- The Washington Times - Monday, July 13, 2009


Christians killed after church service

A car bomb exploded near a church as worshippers left Sunday Mass, killing at least four civilians and injuring 18 in one of several attacks on Iraq’s beleaguered Christian minority.

The coordinated assault came as the Iraqi military predicted that insurgent attacks, though declining, could continue for a few years, raising the prospect of militant violence after the scheduled withdrawal of all U.S. troops by the end of 2011.

Three Christians and one Muslim died in the bombing about 7 p.m. near a church on Palestine Street in eastern Baghdad, said a police officer who was at the scene. He spoke on the condition of anonymity because he was not authorized to speak to the media.

Violence is sharply down in the war that began with the U.S.-led invasion in 2003, but militants still carry out lethal attacks on a regular basis, some seemingly aimed at fomenting sectarian tension. The U.S. military completed a withdrawal of combat forces from Iraqi cities to outlying bases last month as part of a plan to let Iraq take the lead on ensuring its own security.


Authorities end nightly curfew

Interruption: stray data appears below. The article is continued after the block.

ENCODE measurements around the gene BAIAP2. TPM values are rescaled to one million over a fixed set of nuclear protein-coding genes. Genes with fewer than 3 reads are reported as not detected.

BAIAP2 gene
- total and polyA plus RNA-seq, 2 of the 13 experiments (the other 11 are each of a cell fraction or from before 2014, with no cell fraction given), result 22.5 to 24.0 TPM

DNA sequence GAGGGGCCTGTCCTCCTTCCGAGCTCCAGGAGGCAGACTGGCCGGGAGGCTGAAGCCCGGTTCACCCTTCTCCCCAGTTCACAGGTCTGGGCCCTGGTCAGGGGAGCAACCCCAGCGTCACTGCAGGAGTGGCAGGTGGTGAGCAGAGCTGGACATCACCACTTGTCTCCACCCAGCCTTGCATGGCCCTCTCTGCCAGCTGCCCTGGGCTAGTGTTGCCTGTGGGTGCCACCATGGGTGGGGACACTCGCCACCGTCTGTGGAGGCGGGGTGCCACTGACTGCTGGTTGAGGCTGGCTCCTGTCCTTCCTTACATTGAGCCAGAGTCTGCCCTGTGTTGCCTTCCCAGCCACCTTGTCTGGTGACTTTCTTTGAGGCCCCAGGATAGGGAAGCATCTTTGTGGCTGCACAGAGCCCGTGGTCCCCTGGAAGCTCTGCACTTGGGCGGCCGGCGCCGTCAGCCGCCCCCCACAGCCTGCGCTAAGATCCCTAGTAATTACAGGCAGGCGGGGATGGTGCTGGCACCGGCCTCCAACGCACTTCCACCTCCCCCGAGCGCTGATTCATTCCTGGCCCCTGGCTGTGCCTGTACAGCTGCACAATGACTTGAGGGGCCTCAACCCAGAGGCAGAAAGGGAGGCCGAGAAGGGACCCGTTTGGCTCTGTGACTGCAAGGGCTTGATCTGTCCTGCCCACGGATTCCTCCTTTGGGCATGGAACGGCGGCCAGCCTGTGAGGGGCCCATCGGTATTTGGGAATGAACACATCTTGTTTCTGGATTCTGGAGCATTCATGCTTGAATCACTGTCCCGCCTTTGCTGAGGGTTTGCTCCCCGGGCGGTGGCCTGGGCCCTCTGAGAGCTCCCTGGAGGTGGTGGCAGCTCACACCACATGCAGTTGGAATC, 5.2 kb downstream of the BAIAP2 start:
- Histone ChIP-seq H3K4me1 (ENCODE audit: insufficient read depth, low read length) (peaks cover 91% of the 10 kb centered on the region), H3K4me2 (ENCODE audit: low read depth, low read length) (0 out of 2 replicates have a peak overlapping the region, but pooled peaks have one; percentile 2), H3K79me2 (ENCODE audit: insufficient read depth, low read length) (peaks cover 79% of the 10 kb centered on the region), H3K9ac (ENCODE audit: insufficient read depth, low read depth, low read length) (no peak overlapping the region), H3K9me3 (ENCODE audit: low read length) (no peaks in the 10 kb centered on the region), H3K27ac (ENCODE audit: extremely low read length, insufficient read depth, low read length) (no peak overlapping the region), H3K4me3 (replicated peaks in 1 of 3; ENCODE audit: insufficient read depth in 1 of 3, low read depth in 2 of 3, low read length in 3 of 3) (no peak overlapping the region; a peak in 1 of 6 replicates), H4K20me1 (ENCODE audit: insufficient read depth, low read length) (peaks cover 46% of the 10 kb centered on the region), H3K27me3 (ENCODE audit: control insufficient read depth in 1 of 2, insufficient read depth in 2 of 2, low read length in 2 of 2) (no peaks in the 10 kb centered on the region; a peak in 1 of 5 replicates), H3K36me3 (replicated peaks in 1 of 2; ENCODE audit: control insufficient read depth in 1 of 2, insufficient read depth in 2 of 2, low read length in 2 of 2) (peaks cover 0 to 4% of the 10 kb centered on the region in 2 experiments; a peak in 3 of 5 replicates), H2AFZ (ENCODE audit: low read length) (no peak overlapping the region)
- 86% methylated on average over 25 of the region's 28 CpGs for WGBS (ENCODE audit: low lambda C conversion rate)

In a nationally broadcast announcement, the interim government in Honduras said the curfew had reached its objective to “restore calm” and curb crime.

The administration of Roberto Micheletti imposed the curfew after soldiers escorted ousted President Manuel Zelaya out of the country at gunpoint June 28, plunging Honduras into political turmoil.

Daily demonstrations for and against the forcibly exiled leader have disrupted transit and prompted many businesses to close.


Invasion feared from neighbor

Guinea’s military leaders have uncovered a plot to overthrow the government in the poor, unstable West African nation, state radio reported.

It said in a report Saturday night that military ruler Capt. Moussa “Dadis” Camara put the army on high alert after learning of a planned attack from fighters in neighboring Guinea-Bissau and Liberia. It said the coup plot appears to be backlash from drug traffickers deposed by Mr. Camara when he seized power in December.

Mr. Camara seized power just hours after the death of longtime dictator Lansana Conte, a deeply corrupt ruler whose own son is believed to have been one of the country’s top drug lords. Mr. Camara suspended the constitution, but has since launched an anti-corruption crackdown and publicly interrogated top officials of the former regime accused of drug trafficking and graft.

In June, 20 people, including the former chief of the armed forces and his son, were indicted on drug-related charges after Mr. Camara ordered an investigation.


Six police officers killed in ambush

No group immediately claimed responsibility for the attack, but authorities did not rule out Taliban militants, though other insurgent groups operate in the region.

The attack came as Pakistan’s military continued to battle militants in the Swat Valley and the South Waziristan tribal region.

From wire dispatches and staff reports

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